COLUMBUS -- A bill that would impose the strictest abortion restrictions in the nation has cleared the Ohio House, along with two additional measures that would put other limits on when the procedure could be used, though the main bill's prospects are uncertain in the Senate.
The Republican led-House voted 54-44 to pass legislation that would ban abortions after the first detectable fetal heartbeat, which can occur as early as six weeks into pregnancy. It now goes to the GOP-controlled Senate.
If it's enacted into law, supporters of the so-called heartbeat bill hope to provoke a legal challenge and overturn the U.S. Supreme Court's 1973 Roe v. Wade ruling that legalized abortion in the United States. The ruling upheld a woman's right to an abortion until the fetus is viable outside the womb, usually at 22 to 24 weeks.
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"In order to make progress in protecting unborn babies, you have to first ask the courts to offer more protections," said the bill's sponsor, state Rep. Lynn Wachtmann, a Republican from Napoleon in northwest Ohio.
The heartbeat measure passed out of a legislative committee in March after several crowded hearings. At one, ultrasounds were performed on two women who were early in their pregnancies, so legislators could see and hear the fetal hearts.
The measure had stalled in the House as leaders sought legal advice as to whether the heartbeat bill could withstand court muster.
A Senate spokesman said that chamber expects to begin hearings on the three abortion bills, including the heartbeat measure, when they return after their summer break in September. A spokesman for Gov. John Kasich said the first-term Republican was closely following the bills' progress, but declined to say whether he would sign them into law if they were passed.
"The governor is pro-life, he believes strongly in the sanctity of human life," said Kasich spokesman Rob Nichols.
A Democratic attempt Tuesday to move the heartbeat bill back to committee failed to get traction, as many in the minority party blasted the measure as unconstitutional and contended it takes away a woman's right to make decisions about her body.
"I trust women," said state Rep. Connie Pillich, D-Montgomery. "I trust women more than I trust the government to make decisions about their medical care."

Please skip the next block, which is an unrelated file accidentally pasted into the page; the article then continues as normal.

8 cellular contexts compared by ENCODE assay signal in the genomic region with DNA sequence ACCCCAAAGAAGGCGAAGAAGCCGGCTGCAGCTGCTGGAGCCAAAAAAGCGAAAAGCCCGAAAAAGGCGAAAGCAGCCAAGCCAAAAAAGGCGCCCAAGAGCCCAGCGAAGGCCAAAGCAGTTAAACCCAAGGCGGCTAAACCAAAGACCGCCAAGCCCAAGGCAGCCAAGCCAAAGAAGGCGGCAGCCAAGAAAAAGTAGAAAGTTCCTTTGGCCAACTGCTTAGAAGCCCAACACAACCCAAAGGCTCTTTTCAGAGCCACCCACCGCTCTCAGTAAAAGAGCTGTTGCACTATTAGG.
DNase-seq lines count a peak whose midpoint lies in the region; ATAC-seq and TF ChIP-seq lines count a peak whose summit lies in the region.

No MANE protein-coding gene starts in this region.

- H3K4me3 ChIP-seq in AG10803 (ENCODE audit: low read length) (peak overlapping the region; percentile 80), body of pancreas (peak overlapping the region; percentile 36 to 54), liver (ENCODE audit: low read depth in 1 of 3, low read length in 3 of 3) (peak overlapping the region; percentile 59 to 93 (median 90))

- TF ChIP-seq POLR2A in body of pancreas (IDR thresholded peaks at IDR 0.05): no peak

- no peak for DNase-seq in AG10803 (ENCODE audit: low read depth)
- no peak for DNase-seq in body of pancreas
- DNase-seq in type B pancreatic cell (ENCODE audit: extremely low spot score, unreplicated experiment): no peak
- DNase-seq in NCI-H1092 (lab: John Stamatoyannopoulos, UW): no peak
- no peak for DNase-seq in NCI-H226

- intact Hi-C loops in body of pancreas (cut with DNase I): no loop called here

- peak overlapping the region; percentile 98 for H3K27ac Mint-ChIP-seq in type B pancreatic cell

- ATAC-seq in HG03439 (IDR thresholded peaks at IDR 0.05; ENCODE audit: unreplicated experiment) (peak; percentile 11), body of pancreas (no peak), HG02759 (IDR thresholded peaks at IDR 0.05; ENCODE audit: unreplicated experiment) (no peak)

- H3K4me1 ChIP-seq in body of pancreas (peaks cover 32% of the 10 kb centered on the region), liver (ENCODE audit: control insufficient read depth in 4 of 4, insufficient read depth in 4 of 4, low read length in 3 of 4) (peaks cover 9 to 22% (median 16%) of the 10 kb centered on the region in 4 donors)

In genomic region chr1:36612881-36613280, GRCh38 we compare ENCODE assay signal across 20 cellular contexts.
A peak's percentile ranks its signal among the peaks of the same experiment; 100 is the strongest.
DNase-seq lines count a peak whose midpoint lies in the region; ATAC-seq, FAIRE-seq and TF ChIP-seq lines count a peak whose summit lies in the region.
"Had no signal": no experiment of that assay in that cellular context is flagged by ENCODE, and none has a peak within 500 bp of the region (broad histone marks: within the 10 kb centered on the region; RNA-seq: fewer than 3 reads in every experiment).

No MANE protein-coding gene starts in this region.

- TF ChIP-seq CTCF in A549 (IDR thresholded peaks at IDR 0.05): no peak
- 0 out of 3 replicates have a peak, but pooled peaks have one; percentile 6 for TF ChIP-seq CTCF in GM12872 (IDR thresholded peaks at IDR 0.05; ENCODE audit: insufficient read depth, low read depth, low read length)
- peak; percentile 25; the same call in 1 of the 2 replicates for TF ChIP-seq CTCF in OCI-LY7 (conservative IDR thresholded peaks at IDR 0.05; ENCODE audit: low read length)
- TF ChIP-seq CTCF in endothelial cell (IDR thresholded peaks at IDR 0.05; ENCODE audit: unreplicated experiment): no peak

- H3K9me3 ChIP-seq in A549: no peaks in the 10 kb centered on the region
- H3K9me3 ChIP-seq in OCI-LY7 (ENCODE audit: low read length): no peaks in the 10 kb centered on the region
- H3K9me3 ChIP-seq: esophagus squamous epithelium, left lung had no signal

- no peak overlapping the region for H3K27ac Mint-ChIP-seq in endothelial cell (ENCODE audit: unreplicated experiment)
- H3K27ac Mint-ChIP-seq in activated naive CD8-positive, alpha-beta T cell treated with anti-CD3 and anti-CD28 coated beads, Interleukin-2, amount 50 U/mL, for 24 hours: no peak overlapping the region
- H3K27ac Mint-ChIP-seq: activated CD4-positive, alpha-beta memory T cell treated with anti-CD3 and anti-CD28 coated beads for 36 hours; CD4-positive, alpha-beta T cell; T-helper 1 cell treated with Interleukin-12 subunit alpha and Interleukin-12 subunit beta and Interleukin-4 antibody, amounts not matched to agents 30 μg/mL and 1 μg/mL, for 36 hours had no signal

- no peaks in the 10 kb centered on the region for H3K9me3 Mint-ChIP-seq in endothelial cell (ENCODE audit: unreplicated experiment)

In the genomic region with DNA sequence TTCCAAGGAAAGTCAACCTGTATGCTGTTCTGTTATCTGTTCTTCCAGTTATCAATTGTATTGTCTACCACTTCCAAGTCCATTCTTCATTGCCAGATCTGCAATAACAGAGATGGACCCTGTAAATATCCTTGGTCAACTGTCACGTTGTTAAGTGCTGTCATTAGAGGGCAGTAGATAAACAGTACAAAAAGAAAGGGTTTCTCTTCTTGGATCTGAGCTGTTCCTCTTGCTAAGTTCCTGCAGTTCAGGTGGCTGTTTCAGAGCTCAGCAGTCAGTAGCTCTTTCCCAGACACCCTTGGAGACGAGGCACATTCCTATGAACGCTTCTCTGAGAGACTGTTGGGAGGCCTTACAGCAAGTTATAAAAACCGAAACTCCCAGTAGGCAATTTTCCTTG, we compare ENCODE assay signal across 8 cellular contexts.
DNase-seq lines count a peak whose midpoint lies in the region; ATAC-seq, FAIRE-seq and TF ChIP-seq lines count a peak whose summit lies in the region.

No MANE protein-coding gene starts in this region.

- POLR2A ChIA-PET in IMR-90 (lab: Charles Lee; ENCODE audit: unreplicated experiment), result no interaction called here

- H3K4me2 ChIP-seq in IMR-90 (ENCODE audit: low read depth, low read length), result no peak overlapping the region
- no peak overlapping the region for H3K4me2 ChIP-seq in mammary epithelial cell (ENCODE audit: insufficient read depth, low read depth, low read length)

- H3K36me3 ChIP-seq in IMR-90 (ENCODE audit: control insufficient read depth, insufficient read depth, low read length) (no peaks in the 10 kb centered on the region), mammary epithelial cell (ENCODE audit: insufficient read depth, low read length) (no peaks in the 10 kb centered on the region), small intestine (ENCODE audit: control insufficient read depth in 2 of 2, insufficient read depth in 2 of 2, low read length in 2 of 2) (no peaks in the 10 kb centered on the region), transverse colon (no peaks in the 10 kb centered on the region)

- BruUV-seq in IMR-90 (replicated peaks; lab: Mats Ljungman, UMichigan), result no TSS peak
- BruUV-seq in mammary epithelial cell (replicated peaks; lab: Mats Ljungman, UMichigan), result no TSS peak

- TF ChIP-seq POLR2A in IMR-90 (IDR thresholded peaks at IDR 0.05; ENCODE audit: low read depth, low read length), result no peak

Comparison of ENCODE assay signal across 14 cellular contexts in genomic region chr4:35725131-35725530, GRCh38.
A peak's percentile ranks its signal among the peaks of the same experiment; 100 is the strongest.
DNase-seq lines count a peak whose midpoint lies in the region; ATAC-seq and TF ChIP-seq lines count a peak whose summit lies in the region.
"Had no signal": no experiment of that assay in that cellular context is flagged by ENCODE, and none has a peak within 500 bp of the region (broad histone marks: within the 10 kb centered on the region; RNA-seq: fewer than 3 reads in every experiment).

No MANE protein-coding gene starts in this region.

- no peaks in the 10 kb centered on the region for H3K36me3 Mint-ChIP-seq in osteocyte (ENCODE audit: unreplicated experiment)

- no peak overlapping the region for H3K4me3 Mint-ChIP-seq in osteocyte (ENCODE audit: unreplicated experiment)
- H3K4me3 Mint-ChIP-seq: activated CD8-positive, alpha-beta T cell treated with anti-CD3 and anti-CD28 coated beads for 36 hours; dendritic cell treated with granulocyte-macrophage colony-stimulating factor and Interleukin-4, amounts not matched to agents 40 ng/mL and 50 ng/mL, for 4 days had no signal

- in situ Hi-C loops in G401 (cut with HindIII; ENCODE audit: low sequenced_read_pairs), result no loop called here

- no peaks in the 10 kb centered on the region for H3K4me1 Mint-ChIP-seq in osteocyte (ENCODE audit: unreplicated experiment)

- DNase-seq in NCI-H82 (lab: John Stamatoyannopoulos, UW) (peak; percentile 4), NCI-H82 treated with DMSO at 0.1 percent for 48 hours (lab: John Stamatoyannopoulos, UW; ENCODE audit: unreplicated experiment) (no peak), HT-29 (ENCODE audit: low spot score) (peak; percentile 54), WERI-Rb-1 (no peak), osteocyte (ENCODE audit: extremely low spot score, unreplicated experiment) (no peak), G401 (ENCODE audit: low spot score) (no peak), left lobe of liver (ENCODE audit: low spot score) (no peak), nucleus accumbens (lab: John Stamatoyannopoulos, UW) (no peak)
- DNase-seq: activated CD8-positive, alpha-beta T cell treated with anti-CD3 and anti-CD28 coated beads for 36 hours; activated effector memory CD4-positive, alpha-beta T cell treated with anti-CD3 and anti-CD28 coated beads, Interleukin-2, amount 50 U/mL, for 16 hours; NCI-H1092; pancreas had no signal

Republicans argued fetuses should be further protected and given rights under the Constitution. Though state Rep. Robert Hagan, a Youngstown Democrat, said he wanted to speak for those who are born specifically women, whose privacy rights he said were being squashed by a male-dominated Ohio House.
"Look around, women. Look around and see that you are surrounded by men, making a decision about your bodies, about your future," Hagan said. "Perhaps we should add the vasectomy to this legislation, see how comfortable men are."
Responding to such criticism, House Speaker William Batchelder told reporters, "When you abort a child, that's the ultimate deprivation of rights. That's it. The child is dead."
Debate on the heartbeat bill sometimes drew personal stories from the lawmakers, including state Rep. Kristina Roegner, a Hudson Republican who described going to the doctor while pregnant and not hearing the heartbeat of her unborn child.
"It was awful," she said. "And the doctor said, 'This pregnancy is not viable. You're going to lose this baby.'"
Roegner, who is anti-abortion, said a heartbeat is a good measure from the beginning of life until the end. "When you see someone lying on the floor unconscious, what's the first thing we check for?" she asked. "It's a pulse. It's to see if they have a beating heart."
Opponents of the bill, who rallied at the Statehouse on Tuesday ahead of the votes, said the legislation could endanger the lives of women, forcing them to seek the procedure in unhealthy circumstances.
The heartbeat measure includes an exception for medical emergencies, but not in cases of rape or incest.
"These bills will return us to the days of back-alley abortions and will not keep abortions from happening," said Cathy Levy, executive director of the Ohio Religious Coalition for Reproductive Choice. "Is the coat hanger what God would want for a beloved daughter?"
The Ohio Right to Life organization has also taken issue with the bill, fearing that a legal challenge could jeopardize other abortion limits in Ohio and expand access to legal abortions.
Instead, the group is throwing its support behind the two other abortion-related measures that passed the House.
The House voted 65-33 on a bill that would prohibit abortions after the 20th week of pregnancy if a physician determines the fetus would be able to survive outside the womb. The Senate has passed similar legislation.
A bill to prevent certain health insurers from covering abortions also cleared the House on a 62-36 vote. The bill aims to ensure that Ohio opts out of any coverage for abortions available through the federal health care overhaul.
Janet Folger Porter, who has been for pushing the passage of the heartbeat bill, said she was confident the legislation would be upheld if it was challenged in court.
"This is the closest we have ever been to protecting babies with beating hearts," said Porter, the president of Ohio-based Faith2Action. "When this passes, it will be the most protective legislation in the nation."
The House votes on the abortion-related bills come as the GOP-led Senate voted on a state budget proposal that included two abortion-related provisions.
One provision would prohibit governments from using public funds for health insurance policies covering abortions, except in certain cities and counties with home rule. The other would limit abortions at public facilities, except in cases when the life of the mother is endangered or rape or incest are involved.
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